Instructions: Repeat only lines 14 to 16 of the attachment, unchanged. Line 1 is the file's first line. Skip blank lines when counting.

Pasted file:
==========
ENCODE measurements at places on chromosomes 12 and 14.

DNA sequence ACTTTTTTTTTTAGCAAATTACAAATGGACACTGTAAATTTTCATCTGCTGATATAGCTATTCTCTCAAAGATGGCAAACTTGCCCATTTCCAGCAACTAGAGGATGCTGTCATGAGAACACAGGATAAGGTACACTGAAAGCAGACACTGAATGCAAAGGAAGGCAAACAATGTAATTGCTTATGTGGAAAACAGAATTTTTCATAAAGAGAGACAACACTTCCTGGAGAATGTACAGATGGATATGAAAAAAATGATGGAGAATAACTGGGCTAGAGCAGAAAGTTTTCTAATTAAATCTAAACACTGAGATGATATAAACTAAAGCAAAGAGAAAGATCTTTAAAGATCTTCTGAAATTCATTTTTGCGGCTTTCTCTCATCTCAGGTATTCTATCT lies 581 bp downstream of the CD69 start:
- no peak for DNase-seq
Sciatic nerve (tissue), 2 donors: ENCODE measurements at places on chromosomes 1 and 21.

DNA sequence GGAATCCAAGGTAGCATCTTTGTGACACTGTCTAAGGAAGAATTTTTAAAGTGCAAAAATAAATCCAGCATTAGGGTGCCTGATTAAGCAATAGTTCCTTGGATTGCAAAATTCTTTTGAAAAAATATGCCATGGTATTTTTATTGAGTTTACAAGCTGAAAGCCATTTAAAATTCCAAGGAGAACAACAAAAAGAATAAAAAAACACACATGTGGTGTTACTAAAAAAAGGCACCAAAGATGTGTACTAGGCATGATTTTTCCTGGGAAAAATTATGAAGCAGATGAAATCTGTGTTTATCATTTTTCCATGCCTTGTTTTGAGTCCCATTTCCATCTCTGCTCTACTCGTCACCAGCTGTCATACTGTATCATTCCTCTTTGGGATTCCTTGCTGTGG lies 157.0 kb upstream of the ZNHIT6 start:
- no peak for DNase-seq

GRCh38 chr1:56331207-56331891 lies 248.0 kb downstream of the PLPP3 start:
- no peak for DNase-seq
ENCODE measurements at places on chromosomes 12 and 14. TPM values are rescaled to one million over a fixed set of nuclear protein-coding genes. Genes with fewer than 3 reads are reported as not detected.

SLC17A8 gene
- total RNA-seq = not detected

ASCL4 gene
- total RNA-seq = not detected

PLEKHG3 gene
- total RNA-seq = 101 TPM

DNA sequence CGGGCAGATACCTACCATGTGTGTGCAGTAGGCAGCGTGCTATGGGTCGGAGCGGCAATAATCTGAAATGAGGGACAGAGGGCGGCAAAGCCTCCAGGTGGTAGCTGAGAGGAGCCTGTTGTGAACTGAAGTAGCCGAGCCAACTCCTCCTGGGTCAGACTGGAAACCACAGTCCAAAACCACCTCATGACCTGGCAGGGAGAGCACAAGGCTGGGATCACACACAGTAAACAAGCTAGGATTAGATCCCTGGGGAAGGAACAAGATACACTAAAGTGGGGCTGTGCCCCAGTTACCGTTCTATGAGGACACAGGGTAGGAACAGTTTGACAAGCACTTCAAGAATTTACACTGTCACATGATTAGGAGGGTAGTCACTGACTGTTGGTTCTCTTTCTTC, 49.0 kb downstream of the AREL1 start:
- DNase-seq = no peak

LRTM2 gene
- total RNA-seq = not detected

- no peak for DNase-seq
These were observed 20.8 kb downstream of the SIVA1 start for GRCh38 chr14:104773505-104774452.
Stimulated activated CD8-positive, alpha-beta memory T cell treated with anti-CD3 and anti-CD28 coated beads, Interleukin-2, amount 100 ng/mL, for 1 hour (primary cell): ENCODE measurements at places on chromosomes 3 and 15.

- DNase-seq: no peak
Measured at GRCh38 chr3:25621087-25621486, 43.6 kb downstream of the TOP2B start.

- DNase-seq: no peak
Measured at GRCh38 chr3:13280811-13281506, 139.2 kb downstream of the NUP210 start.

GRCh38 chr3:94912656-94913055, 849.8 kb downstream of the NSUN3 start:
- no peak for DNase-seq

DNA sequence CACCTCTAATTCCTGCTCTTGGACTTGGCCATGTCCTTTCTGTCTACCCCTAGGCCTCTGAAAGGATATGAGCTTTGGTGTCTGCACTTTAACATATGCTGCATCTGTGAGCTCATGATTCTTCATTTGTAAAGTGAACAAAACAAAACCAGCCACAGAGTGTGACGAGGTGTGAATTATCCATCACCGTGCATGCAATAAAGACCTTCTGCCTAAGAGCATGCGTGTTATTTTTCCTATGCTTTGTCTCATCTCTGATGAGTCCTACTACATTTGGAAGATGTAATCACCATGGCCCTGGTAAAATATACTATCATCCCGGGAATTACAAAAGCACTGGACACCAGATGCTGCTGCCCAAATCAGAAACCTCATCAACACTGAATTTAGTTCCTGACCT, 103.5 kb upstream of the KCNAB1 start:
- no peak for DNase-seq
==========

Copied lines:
PLEKHG3 gene
- total RNA-seq = 101 TPM

DNA sequence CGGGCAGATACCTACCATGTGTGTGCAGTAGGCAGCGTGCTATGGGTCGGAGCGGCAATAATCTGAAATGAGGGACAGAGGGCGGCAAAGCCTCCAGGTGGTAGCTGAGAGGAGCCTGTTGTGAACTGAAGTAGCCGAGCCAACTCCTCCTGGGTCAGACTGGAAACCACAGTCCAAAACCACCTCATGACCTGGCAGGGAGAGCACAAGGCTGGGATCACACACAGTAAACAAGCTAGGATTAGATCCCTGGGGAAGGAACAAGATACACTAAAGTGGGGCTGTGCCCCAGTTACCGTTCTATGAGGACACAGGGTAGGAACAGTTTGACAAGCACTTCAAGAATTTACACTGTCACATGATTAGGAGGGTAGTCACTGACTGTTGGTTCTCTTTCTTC, 49.0 kb downstream of the AREL1 start: